Where Do You Work
Simple Question ... Right?
Is the recent Italian fine of Netflix a stalking horse for countries to charge businesses for remote workers operating in their country?
Businesses pay people based on where they live, not where they work. For most of us - what’s the difference? It is starting to turn out … a lot! I wrote about this a few weeks ago, but there’s more - and a lot of it is to do with tax.
It’s getting ‘interesting’ as remote and nomadic work takes hold, because it will also start to affect visas, which as people move around the U.S.A. we don’t think about. But what happens if your remote/nomadic work has you living in a foreign country?
Does a nomadic worker in Kenya need a visa to work for a German company?
The answer of course is yes (ish). This is where the whole concept of expats. status started, but that is for companies with a ‘presence’ in that other country. What if there is no presence and you just happen to have chosen to live in (say) Kenya as part of your ‘nomadic work experience’?
When companies first started getting people ‘off their books’ through the process of outsourcing and offshoring the whole principle of being paid based on where you live wasn’t questioned. In California there is a minimum wage of $15 per hour. If I move a factory to the Philippines, the minimum wage I pay is reduced to (give or take) $10 per day. That right there starts to explain why offshoring caught on.
Today it’s a different yet connected story.
I just published a scenario on the blog for your delectation, as the 70s sitcom Soap had it;
Confused? You Will Be!
Traditional thinking suggests that in order to do work in a country, you either need to be a citizen of that country where you are working or have a work visa that allows you to do so. BUT;
the local government doesn’t know you are working there (no work visa application).
you are not ‘taking the job of a local worker’.
you are not being paid locally for what you do.
So on what grounds would they tax you?
Of course, America is one of two countries in the world (the other is Eritrea) that gets around this by insisting that all citizens and permanent residents are taxed on their global income.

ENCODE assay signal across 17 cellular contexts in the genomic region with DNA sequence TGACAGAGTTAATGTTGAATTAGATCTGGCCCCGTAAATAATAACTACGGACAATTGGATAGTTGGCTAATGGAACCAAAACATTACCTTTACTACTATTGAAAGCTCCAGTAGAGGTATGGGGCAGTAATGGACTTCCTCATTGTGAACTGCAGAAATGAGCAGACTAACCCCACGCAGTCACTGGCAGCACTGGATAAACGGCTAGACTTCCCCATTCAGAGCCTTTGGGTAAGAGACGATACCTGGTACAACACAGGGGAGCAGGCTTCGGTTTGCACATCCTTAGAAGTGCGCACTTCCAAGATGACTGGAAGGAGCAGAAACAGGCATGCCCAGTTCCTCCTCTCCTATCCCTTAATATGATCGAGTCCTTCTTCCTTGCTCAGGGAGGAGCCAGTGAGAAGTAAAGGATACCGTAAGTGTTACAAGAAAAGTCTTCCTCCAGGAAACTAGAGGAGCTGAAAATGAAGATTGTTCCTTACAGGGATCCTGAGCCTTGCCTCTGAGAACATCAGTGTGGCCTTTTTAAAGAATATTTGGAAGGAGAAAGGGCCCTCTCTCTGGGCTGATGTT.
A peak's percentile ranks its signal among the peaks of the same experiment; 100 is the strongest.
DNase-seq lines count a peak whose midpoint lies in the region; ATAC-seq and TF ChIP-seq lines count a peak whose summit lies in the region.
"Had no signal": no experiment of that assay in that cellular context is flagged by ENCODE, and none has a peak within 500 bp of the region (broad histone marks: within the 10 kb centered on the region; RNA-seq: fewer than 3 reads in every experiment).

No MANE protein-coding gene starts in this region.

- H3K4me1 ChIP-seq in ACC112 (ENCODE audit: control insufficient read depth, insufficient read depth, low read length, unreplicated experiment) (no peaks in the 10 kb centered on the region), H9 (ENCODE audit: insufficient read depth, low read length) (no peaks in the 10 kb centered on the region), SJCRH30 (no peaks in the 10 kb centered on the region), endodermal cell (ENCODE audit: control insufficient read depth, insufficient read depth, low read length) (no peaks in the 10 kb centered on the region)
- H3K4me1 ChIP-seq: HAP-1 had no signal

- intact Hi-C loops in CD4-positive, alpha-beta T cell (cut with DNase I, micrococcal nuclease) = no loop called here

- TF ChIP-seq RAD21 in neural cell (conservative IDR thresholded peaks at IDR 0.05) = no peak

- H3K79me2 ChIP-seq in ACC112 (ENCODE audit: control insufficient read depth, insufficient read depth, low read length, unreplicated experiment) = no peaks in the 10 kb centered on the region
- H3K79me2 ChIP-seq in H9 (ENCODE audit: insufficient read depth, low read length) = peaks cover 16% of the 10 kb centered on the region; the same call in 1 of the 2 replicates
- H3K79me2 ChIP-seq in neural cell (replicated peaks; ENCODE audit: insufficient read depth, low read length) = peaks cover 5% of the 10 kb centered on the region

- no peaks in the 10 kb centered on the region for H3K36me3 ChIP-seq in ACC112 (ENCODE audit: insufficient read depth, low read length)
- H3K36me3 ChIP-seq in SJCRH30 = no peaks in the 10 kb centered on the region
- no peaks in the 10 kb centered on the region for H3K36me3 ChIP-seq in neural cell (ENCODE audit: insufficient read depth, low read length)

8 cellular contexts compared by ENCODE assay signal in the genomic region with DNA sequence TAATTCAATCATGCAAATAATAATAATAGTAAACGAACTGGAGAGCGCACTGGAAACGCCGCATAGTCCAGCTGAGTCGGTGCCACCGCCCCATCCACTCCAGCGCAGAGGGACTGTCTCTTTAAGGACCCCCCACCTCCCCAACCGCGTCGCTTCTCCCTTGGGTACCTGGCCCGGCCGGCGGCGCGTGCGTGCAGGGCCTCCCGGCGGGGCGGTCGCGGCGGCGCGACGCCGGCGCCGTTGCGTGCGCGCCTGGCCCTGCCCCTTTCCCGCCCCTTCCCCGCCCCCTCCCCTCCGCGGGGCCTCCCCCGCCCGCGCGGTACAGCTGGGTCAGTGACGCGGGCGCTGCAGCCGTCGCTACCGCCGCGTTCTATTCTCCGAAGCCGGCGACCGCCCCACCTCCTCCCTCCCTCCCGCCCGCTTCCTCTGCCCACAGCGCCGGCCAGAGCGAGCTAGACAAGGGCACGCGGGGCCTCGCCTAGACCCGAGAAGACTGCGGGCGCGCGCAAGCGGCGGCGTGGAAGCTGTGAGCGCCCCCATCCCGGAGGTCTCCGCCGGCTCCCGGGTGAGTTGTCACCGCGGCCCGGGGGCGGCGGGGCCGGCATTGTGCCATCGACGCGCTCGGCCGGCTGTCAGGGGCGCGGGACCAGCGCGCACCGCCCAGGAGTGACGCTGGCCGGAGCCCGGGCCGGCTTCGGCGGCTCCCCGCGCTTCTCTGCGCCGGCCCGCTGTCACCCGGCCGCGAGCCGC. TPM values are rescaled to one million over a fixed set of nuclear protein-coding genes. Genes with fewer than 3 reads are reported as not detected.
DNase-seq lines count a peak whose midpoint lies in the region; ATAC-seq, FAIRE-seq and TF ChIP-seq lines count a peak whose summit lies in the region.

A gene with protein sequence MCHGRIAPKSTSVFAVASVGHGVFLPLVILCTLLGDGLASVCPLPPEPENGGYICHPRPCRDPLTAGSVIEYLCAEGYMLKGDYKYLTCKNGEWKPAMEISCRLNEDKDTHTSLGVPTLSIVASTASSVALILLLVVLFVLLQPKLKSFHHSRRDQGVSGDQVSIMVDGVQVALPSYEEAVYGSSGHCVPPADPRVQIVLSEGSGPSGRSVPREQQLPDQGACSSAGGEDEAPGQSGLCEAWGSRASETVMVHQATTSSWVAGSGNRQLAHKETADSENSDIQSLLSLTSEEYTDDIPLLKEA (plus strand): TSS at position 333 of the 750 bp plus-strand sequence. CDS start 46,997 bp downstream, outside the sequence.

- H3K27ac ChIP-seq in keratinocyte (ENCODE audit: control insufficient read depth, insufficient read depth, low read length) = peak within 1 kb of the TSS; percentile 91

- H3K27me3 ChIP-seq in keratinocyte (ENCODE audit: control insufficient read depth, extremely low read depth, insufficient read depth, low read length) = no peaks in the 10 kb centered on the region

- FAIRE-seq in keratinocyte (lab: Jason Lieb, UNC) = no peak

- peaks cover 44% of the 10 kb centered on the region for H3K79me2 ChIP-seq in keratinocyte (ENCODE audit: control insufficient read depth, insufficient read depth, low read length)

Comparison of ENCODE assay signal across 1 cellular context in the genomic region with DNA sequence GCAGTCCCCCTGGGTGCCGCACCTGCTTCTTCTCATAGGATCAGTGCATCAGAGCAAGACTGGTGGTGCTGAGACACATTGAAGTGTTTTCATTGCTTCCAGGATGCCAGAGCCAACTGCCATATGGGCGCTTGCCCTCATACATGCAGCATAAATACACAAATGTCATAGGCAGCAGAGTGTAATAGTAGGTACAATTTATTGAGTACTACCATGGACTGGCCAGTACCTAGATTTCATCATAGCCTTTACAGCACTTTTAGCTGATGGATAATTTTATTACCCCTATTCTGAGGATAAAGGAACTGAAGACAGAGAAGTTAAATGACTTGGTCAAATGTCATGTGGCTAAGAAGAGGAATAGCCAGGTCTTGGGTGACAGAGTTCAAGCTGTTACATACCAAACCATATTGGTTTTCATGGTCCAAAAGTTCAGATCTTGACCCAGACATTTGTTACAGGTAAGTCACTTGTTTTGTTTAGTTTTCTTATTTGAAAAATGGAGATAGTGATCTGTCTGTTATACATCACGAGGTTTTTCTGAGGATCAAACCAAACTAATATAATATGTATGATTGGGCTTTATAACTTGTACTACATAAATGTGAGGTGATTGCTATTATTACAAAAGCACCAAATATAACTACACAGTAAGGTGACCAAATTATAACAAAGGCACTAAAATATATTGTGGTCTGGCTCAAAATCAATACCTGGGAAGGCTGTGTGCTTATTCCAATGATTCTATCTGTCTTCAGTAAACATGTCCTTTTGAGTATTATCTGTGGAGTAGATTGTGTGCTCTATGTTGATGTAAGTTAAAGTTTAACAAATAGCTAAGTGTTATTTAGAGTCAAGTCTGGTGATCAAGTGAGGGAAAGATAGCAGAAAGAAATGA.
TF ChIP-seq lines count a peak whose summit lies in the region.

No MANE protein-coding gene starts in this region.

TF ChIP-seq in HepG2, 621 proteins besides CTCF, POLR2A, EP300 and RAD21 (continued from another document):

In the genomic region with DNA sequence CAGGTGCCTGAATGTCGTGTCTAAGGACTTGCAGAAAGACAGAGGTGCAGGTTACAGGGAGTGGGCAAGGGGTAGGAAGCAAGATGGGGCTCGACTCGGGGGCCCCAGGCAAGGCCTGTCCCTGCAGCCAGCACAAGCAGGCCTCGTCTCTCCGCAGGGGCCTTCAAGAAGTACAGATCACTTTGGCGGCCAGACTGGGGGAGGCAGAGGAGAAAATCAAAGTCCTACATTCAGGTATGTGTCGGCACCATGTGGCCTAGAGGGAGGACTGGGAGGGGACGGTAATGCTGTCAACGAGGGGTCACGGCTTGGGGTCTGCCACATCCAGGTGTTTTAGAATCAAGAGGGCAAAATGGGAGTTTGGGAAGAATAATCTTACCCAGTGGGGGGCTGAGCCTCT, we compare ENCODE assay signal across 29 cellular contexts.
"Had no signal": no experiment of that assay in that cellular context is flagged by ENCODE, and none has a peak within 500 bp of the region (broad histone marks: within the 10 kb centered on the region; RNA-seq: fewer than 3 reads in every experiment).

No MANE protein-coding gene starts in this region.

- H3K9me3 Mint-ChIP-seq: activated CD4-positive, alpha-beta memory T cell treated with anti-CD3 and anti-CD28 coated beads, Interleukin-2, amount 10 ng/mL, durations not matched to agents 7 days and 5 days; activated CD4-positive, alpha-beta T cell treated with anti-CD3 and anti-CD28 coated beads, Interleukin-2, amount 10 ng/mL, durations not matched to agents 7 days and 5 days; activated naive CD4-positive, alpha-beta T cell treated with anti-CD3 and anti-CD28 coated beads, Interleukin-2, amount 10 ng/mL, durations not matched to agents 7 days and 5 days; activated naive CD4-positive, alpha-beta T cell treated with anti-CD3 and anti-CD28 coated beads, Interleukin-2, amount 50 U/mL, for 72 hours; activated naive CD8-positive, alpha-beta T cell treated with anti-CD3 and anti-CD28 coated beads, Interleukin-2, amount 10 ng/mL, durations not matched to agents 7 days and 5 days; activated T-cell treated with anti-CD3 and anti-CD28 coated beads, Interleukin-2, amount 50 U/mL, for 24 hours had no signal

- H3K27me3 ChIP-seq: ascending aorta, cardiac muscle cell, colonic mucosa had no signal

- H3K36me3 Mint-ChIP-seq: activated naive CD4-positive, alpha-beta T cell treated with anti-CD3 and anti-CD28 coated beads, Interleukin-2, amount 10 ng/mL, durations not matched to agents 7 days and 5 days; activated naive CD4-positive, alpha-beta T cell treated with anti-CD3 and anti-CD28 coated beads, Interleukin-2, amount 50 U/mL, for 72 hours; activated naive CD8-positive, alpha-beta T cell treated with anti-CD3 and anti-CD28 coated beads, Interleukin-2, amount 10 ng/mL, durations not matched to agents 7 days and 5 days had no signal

For every other country in the world, it gets complicated. Very quickly.
But first, why does it matter?
It’s a real question - and relevant in this modern world of ‘remote work’ - the very term suggests that ‘work’ is done ‘somewhere central’ … and ‘remote work’ is done somewhere that is ‘remote to that place’.
Back in July, ‘The Atlantic’ had this to say.
When you hire someone, you’re (supposedly) hiring them to do a job in exchange for money. But the anti-remote crowd seems to believe that the responsibility of a 9-to-5 employee isn’t simply the work but the appearance, optics, and ceremony of the work.
I wrote this a few months ago over on the blog. On the face it of - nothing to do with work, but I think is everything to do with where we might be headed.
TL;DR, Netflix paid a fine to Italy because Italy argued that the cables and servers used by Netflix to deliver their service to people in Italy amounted to Netflix having a physical presence in that country.
Extending the thinking, if someone is physically in Italy working for <Random Company> in some capacity as a freelancer, isn’t it a logical corollary that Italy could argue that <Random Company> has a tax obligation?
Again. Edge case, so question ...
What percentage of a country’s workforce needs to be living there but working remotely before the country realizes that it needs to change its policies?
Stowe Boyd and George Barnett recommend people read People First.
Some of the Substacks I get my head around on a regular basis.
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An ‘ex-pat’ lives and works in a different country to the organization that pays them, but has not made a ‘permanent move’ (setting aside that I know people that have been an ex-pat all their life!).
Presence being ‘Office’, ‘Factory’, ‘Legal Entity’ even a local person ‘on the books’ collecting their salary from the company.
I know - right!